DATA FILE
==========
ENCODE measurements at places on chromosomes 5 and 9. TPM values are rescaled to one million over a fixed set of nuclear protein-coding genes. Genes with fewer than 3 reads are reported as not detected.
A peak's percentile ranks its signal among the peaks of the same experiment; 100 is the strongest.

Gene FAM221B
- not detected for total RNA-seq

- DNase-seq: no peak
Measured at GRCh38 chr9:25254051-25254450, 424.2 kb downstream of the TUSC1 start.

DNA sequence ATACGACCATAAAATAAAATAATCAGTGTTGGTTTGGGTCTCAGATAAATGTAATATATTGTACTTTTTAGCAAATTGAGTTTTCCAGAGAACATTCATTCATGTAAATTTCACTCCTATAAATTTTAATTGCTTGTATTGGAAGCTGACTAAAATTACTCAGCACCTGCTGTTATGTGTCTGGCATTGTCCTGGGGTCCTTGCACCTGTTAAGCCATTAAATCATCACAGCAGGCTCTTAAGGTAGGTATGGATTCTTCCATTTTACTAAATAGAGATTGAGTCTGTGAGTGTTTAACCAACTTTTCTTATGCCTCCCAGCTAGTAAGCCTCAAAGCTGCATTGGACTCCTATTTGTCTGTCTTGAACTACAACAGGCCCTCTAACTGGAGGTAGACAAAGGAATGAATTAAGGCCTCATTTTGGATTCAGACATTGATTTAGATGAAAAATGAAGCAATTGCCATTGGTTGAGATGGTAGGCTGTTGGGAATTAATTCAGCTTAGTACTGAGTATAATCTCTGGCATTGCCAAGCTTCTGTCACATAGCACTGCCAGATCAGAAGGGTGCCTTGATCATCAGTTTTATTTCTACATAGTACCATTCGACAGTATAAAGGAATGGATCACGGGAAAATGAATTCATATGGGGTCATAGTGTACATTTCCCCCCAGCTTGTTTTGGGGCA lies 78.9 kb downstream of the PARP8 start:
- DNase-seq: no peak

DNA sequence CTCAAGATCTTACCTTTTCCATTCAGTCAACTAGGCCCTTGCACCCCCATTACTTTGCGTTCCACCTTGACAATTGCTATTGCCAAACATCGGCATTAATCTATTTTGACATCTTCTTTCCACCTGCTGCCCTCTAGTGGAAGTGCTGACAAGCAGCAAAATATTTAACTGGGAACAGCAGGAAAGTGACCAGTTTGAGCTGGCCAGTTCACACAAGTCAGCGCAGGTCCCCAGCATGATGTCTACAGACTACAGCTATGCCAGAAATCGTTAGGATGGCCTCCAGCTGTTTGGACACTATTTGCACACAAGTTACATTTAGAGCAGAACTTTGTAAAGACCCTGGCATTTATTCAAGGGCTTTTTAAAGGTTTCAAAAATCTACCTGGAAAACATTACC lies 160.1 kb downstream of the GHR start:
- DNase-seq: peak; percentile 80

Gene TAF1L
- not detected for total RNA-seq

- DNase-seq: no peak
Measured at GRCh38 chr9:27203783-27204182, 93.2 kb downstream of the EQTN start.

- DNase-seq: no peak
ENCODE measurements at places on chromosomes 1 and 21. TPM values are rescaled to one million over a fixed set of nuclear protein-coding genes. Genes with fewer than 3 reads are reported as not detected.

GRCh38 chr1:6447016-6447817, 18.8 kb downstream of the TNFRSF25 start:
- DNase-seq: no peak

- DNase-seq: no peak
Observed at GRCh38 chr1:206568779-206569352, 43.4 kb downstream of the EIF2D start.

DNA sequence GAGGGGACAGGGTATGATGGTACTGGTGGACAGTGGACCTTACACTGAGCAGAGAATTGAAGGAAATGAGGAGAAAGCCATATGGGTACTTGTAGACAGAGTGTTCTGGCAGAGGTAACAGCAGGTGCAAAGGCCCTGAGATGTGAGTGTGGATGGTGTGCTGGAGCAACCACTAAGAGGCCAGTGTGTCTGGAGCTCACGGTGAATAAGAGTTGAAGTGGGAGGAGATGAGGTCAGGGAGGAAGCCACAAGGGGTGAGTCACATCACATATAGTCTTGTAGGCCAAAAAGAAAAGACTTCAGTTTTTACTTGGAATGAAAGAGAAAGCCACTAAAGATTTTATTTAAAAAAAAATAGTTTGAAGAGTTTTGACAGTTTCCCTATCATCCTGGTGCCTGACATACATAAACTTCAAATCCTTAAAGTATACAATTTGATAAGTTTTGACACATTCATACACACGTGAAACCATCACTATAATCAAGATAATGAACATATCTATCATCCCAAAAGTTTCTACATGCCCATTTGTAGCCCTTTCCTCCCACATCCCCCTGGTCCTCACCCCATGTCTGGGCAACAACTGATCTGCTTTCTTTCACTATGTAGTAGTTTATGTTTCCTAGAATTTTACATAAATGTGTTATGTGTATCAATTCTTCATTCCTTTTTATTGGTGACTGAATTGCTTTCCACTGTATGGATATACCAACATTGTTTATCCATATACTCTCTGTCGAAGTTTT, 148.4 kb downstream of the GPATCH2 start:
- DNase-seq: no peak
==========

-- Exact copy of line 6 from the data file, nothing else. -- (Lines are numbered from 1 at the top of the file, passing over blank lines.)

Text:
Measured at GRCh38 chr9:25254051-25254450, 424.2 kb downstream of the TUSC1 start.